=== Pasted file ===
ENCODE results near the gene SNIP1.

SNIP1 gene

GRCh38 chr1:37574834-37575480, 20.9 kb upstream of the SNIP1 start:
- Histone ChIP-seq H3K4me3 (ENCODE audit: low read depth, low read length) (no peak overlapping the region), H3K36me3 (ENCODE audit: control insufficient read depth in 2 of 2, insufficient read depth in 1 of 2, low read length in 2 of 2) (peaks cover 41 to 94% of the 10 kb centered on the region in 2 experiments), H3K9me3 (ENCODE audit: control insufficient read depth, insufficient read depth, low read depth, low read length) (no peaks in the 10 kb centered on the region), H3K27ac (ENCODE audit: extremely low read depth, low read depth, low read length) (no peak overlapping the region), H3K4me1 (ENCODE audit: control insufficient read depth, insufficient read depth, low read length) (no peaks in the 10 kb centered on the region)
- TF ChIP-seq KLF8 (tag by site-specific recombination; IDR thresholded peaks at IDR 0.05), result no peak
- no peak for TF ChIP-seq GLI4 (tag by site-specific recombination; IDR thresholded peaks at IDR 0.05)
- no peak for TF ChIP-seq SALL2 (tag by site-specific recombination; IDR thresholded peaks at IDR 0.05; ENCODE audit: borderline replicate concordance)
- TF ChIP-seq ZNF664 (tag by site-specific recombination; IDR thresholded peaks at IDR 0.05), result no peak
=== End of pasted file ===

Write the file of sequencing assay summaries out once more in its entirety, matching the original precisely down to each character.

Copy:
ENCODE results near the gene SNIP1.

SNIP1 gene

GRCh38 chr1:37574834-37575480, 20.9 kb upstream of the SNIP1 start:
- Histone ChIP-seq H3K4me3 (ENCODE audit: low read depth, low read length) (no peak overlapping the region), H3K36me3 (ENCODE audit: control insufficient read depth in 2 of 2, insufficient read depth in 1 of 2, low read length in 2 of 2) (peaks cover 41 to 94% of the 10 kb centered on the region in 2 experiments), H3K9me3 (ENCODE audit: control insufficient read depth, insufficient read depth, low read depth, low read length) (no peaks in the 10 kb centered on the region), H3K27ac (ENCODE audit: extremely low read depth, low read depth, low read length) (no peak overlapping the region), H3K4me1 (ENCODE audit: control insufficient read depth, insufficient read depth, low read length) (no peaks in the 10 kb centered on the region)
- TF ChIP-seq KLF8 (tag by site-specific recombination; IDR thresholded peaks at IDR 0.05), result no peak
- no peak for TF ChIP-seq GLI4 (tag by site-specific recombination; IDR thresholded peaks at IDR 0.05)
- no peak for TF ChIP-seq SALL2 (tag by site-specific recombination; IDR thresholded peaks at IDR 0.05; ENCODE audit: borderline replicate concordance)
- TF ChIP-seq ZNF664 (tag by site-specific recombination; IDR thresholded peaks at IDR 0.05), result no peak